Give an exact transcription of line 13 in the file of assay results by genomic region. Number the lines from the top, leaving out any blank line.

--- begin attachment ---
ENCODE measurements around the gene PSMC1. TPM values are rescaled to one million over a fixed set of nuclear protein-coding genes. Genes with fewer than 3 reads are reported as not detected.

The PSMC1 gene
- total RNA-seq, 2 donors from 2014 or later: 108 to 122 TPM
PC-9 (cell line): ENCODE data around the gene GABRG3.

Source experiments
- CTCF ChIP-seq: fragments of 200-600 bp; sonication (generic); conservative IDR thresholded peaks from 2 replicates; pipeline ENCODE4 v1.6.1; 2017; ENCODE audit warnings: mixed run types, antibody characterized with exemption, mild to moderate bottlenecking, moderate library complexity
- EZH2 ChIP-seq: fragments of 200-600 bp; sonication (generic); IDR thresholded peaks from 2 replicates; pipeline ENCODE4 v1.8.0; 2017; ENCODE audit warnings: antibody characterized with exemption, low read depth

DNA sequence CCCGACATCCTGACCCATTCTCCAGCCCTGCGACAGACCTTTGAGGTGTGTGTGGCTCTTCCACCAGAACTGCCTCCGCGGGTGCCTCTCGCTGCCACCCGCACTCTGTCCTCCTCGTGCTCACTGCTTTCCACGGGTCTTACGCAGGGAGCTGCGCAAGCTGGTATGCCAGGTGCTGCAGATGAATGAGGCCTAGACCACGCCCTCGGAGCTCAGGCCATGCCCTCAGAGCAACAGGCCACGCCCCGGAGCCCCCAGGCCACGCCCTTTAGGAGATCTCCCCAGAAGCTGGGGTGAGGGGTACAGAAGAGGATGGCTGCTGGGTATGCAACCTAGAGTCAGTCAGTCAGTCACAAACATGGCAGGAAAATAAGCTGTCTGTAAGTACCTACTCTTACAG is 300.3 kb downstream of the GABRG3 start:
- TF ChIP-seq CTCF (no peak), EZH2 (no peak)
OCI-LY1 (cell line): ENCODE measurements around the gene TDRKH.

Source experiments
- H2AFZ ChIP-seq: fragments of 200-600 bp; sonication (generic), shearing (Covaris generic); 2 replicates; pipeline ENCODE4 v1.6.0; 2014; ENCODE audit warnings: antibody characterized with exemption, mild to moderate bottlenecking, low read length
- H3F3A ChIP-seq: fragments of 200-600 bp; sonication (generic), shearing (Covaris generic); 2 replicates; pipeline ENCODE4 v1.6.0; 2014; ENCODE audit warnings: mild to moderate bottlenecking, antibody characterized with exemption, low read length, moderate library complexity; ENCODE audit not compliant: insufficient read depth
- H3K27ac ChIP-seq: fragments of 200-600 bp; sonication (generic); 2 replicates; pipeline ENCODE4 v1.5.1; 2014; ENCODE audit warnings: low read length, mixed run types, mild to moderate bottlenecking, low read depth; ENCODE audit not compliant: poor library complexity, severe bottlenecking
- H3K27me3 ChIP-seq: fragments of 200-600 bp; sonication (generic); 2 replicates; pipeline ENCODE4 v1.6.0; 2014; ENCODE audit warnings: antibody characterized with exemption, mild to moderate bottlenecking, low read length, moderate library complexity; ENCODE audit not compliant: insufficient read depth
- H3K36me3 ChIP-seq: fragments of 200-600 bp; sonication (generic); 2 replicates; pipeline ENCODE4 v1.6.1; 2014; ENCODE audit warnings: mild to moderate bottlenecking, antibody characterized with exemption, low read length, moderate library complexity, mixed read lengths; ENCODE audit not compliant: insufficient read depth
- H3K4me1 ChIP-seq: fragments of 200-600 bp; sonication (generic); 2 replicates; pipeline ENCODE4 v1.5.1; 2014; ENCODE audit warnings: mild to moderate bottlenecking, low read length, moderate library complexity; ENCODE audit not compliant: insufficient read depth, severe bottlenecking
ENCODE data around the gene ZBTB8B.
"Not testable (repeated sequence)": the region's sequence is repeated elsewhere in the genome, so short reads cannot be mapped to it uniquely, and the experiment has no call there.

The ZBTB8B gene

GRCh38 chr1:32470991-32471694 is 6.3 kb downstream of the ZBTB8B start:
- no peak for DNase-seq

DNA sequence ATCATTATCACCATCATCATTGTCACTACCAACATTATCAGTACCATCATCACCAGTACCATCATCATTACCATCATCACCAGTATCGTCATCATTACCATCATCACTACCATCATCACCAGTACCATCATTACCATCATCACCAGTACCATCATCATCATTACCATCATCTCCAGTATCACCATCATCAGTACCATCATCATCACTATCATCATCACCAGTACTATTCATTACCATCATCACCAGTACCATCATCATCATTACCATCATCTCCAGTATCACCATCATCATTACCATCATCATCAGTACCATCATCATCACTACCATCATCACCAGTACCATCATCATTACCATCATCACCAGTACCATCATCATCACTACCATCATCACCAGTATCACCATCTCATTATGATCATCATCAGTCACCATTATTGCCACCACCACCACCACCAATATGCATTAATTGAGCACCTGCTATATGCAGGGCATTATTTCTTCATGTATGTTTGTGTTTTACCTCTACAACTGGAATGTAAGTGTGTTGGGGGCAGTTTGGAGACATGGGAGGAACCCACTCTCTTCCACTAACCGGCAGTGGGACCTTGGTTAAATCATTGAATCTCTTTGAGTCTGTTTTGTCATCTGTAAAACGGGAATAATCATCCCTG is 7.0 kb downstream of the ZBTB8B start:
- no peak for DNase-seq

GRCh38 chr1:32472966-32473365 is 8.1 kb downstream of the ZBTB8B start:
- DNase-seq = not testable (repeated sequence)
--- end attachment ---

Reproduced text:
- H3F3A ChIP-seq: fragments of 200-600 bp; sonication (generic), shearing (Covaris generic); 2 replicates; pipeline ENCODE4 v1.6.0; 2014; ENCODE audit warnings: mild to moderate bottlenecking, antibody characterized with exemption, low read length, moderate library complexity; ENCODE audit not compliant: insufficient read depth